Girls at the Piano by Pierre-Auguste Renoir, 1892
Fairy tales have famously inspired many works of classical music, most notably ballets such as Tchaichovsky's Sleeping Beauty and Prokofiev's Cinderella. Fairy tales and nursery rhymes have also inspired (or borrowed tunes from) works for piano and orchestra as well. Today I thought I would share some of these perhaps less well-known pieces.
Ma mère l'oye
The title of Maurice Ravel's Ma mère l'oye means "My Mother Goose" in English, but the work is based on fairy tales, not nursery rhymes. (In France, Mother Goose is most famously associated with Charles Perrault's collection of classic fairy tales.) Ravel originally composed Ma mère l'oye as a piano duet for Mimie and Jean, the two small children of Ravel's friends Cyprian and Ida Godebski. Three of the fairy tales Ravel chose to include are still familiar to English-speaking children today: "Sleeping Beauty," "Tom Thumb," and "Beauty and the Beast." A fourth, "Little Ugly, Empress of the Pagodas," represents Marie Catherine d'Aulnoy's "The Green Serpent," a story about a princess who is cursed to be ugly, and a king who is trapped in the form of a winged snake or dragon.
Several of Edvard Grieg's short Lyric Pieces for piano have fairy tale themes, including "Alfesdans," or Elf Dance (Book I, No. 4), "Trolltog," or March of the Trolls (Book V, No. 3), and "Once Upon a Time" and "Småtroll," or Puck, both from Book X (No. 1 and No. 3). Unlike most of the other pieces I've shared, Grieg's works seem to be inspired not by specific stories, but by fairy tales in general. Children might enjoy drawing or writing their own stories to illustrate Grieg's music.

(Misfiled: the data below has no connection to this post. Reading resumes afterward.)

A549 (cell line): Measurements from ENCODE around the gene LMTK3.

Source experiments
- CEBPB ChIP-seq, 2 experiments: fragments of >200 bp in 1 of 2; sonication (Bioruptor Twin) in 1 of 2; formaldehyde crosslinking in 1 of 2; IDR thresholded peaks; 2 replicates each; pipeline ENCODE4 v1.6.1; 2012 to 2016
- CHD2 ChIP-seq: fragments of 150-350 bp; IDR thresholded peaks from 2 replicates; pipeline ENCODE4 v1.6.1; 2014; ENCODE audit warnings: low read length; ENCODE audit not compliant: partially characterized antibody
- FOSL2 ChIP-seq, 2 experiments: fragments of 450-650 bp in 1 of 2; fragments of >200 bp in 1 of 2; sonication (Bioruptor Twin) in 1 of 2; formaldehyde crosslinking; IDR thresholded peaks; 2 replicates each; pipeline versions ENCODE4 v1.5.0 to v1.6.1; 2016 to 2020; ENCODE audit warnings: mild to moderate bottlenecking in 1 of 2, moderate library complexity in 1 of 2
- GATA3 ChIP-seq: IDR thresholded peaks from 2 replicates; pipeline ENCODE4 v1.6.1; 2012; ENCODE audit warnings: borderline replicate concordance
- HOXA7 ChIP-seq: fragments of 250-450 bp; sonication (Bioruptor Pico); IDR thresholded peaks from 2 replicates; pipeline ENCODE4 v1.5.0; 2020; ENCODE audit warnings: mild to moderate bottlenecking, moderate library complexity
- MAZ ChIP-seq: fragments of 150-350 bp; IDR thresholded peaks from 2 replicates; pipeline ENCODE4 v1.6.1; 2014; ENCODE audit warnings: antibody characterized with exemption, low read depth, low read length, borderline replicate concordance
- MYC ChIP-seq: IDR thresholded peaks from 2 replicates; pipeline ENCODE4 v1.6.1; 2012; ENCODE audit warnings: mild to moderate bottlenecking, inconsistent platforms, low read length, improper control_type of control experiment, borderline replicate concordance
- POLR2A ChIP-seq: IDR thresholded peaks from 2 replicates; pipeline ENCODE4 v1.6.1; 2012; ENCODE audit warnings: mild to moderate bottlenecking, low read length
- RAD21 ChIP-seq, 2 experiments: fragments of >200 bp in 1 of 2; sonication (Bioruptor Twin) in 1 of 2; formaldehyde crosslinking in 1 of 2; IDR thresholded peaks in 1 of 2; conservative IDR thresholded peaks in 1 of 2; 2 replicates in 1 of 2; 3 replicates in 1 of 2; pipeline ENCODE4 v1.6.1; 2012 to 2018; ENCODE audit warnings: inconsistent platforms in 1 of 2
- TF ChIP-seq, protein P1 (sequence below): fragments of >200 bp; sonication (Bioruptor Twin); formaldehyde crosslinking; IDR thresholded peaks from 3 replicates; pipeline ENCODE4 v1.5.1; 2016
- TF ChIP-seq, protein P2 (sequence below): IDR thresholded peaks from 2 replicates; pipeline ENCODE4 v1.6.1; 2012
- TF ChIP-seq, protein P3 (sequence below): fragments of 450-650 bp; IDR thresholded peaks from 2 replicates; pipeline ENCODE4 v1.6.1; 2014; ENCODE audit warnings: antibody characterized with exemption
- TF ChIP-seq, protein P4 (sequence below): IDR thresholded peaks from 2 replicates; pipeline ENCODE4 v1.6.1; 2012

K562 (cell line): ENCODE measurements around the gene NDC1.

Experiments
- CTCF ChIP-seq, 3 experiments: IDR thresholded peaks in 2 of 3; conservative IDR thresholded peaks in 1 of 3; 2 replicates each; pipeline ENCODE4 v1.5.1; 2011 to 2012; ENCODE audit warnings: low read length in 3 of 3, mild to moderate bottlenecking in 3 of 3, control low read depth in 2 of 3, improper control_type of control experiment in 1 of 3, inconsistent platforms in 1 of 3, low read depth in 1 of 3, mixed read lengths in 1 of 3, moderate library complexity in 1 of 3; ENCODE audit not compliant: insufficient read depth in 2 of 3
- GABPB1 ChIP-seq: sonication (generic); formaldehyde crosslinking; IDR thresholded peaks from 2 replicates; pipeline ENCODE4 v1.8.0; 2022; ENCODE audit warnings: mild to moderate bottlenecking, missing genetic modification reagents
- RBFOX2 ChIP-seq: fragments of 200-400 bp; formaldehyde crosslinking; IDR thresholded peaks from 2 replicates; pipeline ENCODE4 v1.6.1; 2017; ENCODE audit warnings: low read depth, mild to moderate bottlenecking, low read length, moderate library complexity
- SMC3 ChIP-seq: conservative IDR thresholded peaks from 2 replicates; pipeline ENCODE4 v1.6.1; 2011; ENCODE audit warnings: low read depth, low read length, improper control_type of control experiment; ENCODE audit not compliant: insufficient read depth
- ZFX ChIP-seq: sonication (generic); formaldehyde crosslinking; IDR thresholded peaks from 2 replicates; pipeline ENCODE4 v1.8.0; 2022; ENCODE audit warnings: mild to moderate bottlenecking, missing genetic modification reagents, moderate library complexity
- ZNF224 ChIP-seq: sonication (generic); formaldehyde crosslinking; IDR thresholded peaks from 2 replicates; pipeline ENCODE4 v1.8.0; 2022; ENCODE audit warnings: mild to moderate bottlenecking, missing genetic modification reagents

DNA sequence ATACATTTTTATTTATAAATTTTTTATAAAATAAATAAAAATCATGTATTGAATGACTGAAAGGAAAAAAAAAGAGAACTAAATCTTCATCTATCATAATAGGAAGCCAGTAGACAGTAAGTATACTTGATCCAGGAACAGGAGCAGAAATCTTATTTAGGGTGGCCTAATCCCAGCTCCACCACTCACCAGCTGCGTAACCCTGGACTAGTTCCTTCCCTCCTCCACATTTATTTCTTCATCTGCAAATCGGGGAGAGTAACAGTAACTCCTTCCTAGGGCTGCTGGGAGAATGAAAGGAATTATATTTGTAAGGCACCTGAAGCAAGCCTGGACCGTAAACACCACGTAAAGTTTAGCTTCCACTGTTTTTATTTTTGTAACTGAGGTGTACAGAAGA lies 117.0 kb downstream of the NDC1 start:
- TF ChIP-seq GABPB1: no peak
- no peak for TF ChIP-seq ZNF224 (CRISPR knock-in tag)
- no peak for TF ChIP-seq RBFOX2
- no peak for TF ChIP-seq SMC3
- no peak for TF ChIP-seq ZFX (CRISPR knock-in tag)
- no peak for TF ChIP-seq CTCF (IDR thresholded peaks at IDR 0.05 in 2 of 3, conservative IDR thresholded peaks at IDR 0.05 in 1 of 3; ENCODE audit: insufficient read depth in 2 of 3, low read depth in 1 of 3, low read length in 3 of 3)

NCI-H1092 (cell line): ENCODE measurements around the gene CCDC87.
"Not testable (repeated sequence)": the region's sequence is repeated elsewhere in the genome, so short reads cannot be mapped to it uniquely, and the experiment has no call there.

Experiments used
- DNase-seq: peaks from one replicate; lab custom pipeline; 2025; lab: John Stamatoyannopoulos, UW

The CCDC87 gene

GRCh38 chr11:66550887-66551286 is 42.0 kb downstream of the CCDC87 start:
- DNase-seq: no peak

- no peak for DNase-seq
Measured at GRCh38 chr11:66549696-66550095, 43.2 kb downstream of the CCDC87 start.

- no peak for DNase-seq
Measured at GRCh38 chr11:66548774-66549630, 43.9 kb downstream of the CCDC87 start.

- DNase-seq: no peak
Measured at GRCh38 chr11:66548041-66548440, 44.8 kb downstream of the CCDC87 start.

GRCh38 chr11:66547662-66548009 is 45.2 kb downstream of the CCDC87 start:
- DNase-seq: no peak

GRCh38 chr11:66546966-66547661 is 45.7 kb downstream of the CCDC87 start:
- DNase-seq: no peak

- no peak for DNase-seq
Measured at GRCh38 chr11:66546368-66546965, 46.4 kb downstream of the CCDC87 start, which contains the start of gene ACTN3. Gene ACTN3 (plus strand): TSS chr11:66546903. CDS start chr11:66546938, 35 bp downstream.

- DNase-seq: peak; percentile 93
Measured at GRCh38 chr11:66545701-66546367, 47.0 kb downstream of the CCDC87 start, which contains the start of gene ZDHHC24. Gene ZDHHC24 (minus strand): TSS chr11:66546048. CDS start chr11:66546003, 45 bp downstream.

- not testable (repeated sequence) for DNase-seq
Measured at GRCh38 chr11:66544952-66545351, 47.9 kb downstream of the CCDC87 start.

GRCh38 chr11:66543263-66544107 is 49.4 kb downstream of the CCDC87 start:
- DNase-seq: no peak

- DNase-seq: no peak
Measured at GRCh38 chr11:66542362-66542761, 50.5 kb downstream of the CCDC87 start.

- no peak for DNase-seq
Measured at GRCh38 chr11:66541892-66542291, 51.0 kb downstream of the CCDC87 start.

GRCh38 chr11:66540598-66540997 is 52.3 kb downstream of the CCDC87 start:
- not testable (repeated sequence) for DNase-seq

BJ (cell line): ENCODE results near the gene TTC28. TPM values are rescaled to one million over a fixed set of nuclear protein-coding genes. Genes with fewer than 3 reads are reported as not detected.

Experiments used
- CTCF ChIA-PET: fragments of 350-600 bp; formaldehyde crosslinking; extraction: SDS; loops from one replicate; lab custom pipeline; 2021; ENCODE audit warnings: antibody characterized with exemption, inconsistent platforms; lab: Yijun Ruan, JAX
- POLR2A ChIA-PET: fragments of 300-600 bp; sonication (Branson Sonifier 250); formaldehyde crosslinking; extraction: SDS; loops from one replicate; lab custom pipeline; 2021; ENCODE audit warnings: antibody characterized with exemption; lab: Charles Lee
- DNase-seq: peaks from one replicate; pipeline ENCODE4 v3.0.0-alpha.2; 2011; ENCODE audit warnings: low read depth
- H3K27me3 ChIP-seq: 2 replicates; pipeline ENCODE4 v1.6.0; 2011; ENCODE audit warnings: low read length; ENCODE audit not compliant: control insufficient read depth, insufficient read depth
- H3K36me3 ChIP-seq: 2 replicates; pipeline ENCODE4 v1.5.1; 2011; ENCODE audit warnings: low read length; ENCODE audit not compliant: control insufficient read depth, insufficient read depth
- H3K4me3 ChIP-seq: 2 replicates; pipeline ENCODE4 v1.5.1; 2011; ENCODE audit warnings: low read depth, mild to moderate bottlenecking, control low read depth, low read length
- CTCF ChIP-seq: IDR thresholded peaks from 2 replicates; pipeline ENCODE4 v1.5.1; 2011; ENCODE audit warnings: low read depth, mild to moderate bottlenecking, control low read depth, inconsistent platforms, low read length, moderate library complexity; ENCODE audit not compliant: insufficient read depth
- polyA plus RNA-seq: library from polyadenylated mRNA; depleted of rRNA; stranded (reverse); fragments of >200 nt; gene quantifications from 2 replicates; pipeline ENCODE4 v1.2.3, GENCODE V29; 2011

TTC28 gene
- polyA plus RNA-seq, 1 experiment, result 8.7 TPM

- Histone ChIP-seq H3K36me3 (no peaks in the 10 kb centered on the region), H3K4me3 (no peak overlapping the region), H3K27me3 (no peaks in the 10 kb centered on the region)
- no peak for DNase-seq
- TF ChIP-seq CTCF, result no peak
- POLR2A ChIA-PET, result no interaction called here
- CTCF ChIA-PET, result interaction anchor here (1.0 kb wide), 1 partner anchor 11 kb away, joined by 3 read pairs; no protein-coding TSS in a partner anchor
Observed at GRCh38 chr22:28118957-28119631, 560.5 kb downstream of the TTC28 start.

Although Camille Saint-Saëns' Carnival of the Animals is quite well known, I wanted to include "Fossils" here for its playful use of nursery songs--musical "dinosaurs," according to Saint-Saëns! English-speaking children will likely recognize the tune of "Twinkle, Twinkle Little Star." The French nursery rhymes "Au clair de la lune" and "J'ai du bon tobac" are also featured. In the 1940s, Ogden Nash contributed some rhymes of his own to the entire Carnival of the Animals suite; many performances now include readings of Nash's poems.
Twelve Variations in C Major on "Ah vous dirai-je, Maman"
This work by Mozart is based on a French ballad. Although the ballad itself is not appropriate for children, the melody was appropriated for children as the familiar tune of several nursery rhymes, including "Twinkle, Twinkle Little Star," "Baa Baa Black Sheep," and "The Alphabet Song."